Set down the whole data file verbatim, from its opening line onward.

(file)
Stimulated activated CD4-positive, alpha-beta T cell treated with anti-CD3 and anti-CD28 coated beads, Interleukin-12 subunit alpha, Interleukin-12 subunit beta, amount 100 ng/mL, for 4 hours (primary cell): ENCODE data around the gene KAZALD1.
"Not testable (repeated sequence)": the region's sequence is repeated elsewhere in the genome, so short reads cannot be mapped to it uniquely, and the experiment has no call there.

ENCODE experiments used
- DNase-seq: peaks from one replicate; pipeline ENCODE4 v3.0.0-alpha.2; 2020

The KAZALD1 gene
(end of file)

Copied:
Stimulated activated CD4-positive, alpha-beta T cell treated with anti-CD3 and anti-CD28 coated beads, Interleukin-12 subunit alpha, Interleukin-12 subunit beta, amount 100 ng/mL, for 4 hours (primary cell): ENCODE data around the gene KAZALD1.
"Not testable (repeated sequence)": the region's sequence is repeated elsewhere in the genome, so short reads cannot be mapped to it uniquely, and the experiment has no call there.

ENCODE experiments used
- DNase-seq: peaks from one replicate; pipeline ENCODE4 v3.0.0-alpha.2; 2020

The KAZALD1 gene